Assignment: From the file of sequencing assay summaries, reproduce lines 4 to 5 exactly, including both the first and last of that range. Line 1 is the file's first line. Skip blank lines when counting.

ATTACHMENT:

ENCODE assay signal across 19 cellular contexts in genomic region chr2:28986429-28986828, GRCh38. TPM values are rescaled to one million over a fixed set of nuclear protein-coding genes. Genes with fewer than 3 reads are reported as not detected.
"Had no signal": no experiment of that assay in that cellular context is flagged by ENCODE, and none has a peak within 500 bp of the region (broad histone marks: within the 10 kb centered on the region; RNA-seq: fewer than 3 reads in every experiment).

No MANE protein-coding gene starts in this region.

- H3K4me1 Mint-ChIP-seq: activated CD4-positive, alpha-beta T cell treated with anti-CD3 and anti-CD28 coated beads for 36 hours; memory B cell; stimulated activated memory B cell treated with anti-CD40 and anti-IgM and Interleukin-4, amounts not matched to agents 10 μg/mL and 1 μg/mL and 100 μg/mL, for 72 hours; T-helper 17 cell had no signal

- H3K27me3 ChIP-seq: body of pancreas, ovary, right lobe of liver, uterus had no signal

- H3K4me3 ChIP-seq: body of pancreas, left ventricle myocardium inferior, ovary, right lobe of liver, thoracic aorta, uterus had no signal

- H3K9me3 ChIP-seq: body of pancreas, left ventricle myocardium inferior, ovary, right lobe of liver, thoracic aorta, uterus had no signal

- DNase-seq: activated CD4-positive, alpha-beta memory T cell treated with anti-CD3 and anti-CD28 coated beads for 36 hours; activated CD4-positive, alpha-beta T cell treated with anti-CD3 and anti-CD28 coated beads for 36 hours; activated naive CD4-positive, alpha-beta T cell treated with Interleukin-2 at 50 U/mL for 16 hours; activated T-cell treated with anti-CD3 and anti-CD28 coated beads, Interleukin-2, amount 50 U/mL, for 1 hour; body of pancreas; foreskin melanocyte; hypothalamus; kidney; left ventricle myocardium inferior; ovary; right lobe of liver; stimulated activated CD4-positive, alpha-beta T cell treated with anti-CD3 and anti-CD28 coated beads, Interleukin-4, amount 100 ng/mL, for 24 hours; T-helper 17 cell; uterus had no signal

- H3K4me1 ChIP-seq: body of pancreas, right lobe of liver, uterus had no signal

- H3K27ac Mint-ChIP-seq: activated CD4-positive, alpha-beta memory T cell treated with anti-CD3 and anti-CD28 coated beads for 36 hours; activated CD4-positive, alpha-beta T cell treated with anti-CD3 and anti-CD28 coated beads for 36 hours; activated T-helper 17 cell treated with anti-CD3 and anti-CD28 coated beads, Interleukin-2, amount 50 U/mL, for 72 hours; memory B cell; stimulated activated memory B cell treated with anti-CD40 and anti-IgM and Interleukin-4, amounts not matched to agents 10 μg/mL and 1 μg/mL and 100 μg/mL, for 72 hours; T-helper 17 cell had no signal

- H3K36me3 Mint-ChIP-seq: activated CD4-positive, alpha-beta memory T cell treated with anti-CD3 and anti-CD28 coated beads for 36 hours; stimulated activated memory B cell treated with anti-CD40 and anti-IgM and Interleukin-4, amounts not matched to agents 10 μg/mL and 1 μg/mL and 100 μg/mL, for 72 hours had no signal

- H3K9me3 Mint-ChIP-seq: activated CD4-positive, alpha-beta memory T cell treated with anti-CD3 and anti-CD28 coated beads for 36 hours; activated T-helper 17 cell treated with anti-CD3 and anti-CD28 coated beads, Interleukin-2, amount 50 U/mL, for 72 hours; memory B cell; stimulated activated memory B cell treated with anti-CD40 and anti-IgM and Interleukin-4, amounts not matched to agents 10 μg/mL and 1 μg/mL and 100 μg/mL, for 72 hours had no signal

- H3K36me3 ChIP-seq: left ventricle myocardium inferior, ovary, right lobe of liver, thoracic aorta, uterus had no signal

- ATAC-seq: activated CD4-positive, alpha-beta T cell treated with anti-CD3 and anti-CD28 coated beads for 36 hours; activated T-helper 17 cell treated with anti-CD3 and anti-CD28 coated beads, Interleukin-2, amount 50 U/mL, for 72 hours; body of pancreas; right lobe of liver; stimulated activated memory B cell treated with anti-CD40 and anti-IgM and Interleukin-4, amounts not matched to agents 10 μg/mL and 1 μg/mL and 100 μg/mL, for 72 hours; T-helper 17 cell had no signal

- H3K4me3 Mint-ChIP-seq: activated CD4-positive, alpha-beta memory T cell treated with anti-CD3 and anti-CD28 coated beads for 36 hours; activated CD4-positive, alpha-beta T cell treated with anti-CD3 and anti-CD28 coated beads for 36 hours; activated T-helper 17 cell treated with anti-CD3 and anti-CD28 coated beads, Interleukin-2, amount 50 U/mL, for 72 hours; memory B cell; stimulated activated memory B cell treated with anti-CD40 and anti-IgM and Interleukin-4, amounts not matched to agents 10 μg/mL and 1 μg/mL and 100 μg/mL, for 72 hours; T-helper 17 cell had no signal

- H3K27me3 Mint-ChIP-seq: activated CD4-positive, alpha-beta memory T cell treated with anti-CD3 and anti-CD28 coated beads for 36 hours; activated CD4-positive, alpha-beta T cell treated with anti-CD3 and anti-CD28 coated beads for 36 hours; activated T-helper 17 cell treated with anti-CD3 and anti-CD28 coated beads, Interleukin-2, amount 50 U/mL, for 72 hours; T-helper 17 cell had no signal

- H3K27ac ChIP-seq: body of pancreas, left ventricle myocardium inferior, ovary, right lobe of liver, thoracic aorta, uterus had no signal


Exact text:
- H3K4me1 Mint-ChIP-seq: activated CD4-positive, alpha-beta T cell treated with anti-CD3 and anti-CD28 coated beads for 36 hours; memory B cell; stimulated activated memory B cell treated with anti-CD40 and anti-IgM and Interleukin-4, amounts not matched to agents 10 μg/mL and 1 μg/mL and 100 μg/mL, for 72 hours; T-helper 17 cell had no signal

- H3K27me3 ChIP-seq: body of pancreas, ovary, right lobe of liver, uterus had no signal